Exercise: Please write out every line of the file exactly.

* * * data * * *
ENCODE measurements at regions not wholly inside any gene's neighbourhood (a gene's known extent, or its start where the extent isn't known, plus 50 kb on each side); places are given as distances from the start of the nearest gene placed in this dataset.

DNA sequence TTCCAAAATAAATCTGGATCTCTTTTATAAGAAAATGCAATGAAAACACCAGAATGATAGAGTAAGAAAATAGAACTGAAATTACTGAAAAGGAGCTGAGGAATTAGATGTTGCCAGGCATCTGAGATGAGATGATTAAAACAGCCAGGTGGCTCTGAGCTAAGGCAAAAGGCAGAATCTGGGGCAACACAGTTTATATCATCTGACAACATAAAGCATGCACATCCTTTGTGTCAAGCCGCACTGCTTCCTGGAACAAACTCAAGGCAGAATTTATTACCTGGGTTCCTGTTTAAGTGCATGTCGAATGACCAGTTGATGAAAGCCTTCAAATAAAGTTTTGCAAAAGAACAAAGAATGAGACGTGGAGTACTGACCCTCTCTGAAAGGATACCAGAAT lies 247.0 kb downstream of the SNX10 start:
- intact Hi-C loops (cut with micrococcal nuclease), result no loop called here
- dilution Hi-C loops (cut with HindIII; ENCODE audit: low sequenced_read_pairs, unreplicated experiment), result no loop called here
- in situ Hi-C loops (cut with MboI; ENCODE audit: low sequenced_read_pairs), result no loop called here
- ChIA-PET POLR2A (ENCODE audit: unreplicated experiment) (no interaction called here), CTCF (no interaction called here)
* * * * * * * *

ENCODE measurements at regions not wholly inside any gene's neighbourhood (a gene's known extent, or its start where the extent isn't known, plus 50 kb on each side); places are given as distances from the start of the nearest gene placed in this dataset.

DNA sequence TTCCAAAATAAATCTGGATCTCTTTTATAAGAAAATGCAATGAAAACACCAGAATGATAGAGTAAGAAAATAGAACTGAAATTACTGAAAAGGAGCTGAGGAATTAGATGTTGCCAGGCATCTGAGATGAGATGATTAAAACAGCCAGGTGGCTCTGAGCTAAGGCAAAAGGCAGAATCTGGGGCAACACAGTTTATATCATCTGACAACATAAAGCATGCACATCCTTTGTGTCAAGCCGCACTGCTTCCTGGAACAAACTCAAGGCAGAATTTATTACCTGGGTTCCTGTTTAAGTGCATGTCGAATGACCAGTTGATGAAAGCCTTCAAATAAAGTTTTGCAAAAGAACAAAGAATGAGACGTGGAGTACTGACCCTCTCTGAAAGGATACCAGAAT lies 247.0 kb downstream of the SNX10 start:
- intact Hi-C loops (cut with micrococcal nuclease), result no loop called here
- dilution Hi-C loops (cut with HindIII; ENCODE audit: low sequenced_read_pairs, unreplicated experiment), result no loop called here
- in situ Hi-C loops (cut with MboI; ENCODE audit: low sequenced_read_pairs), result no loop called here
- ChIA-PET POLR2A (ENCODE audit: unreplicated experiment) (no interaction called here), CTCF (no interaction called here)